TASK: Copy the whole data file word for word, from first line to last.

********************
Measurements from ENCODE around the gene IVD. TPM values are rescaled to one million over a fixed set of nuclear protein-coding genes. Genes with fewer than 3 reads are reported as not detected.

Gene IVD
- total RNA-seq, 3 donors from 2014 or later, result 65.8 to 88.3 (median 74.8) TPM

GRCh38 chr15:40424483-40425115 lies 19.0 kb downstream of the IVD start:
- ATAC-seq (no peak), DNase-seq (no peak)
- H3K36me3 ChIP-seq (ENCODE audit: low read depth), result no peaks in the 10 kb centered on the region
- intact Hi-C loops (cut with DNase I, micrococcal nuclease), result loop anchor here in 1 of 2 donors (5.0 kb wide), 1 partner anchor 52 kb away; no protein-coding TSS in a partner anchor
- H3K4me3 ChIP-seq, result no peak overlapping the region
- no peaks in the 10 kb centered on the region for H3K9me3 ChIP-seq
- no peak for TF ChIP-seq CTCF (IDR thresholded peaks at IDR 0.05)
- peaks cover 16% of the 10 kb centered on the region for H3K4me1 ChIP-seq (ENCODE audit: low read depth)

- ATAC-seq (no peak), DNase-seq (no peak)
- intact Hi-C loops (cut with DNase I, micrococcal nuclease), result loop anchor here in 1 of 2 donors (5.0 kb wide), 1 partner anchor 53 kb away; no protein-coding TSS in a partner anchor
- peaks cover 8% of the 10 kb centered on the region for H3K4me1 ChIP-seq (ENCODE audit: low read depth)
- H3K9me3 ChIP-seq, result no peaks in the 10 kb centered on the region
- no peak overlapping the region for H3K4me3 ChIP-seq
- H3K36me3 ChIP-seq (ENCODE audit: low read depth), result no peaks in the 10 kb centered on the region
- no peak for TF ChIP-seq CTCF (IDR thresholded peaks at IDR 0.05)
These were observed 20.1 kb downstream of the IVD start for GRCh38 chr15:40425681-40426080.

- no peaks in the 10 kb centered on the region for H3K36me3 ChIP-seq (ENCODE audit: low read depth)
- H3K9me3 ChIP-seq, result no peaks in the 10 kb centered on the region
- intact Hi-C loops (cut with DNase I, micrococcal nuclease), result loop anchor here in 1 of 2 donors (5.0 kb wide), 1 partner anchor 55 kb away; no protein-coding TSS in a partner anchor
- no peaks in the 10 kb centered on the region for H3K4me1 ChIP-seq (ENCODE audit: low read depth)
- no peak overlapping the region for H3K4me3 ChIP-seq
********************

Measurements from ENCODE around the gene IVD. TPM values are rescaled to one million over a fixed set of nuclear protein-coding genes. Genes with fewer than 3 reads are reported as not detected.

Gene IVD
- total RNA-seq, 3 donors from 2014 or later, result 65.8 to 88.3 (median 74.8) TPM

GRCh38 chr15:40424483-40425115 lies 19.0 kb downstream of the IVD start:
- ATAC-seq (no peak), DNase-seq (no peak)
- H3K36me3 ChIP-seq (ENCODE audit: low read depth), result no peaks in the 10 kb centered on the region
- intact Hi-C loops (cut with DNase I, micrococcal nuclease), result loop anchor here in 1 of 2 donors (5.0 kb wide), 1 partner anchor 52 kb away; no protein-coding TSS in a partner anchor
- H3K4me3 ChIP-seq, result no peak overlapping the region
- no peaks in the 10 kb centered on the region for H3K9me3 ChIP-seq
- no peak for TF ChIP-seq CTCF (IDR thresholded peaks at IDR 0.05)
- peaks cover 16% of the 10 kb centered on the region for H3K4me1 ChIP-seq (ENCODE audit: low read depth)

- ATAC-seq (no peak), DNase-seq (no peak)
- intact Hi-C loops (cut with DNase I, micrococcal nuclease), result loop anchor here in 1 of 2 donors (5.0 kb wide), 1 partner anchor 53 kb away; no protein-coding TSS in a partner anchor
- peaks cover 8% of the 10 kb centered on the region for H3K4me1 ChIP-seq (ENCODE audit: low read depth)
- H3K9me3 ChIP-seq, result no peaks in the 10 kb centered on the region
- no peak overlapping the region for H3K4me3 ChIP-seq
- H3K36me3 ChIP-seq (ENCODE audit: low read depth), result no peaks in the 10 kb centered on the region
- no peak for TF ChIP-seq CTCF (IDR thresholded peaks at IDR 0.05)
These were observed 20.1 kb downstream of the IVD start for GRCh38 chr15:40425681-40426080.

- no peaks in the 10 kb centered on the region for H3K36me3 ChIP-seq (ENCODE audit: low read depth)
- H3K9me3 ChIP-seq, result no peaks in the 10 kb centered on the region
- intact Hi-C loops (cut with DNase I, micrococcal nuclease), result loop anchor here in 1 of 2 donors (5.0 kb wide), 1 partner anchor 55 kb away; no protein-coding TSS in a partner anchor
- no peaks in the 10 kb centered on the region for H3K4me1 ChIP-seq (ENCODE audit: low read depth)
- no peak overlapping the region for H3K4me3 ChIP-seq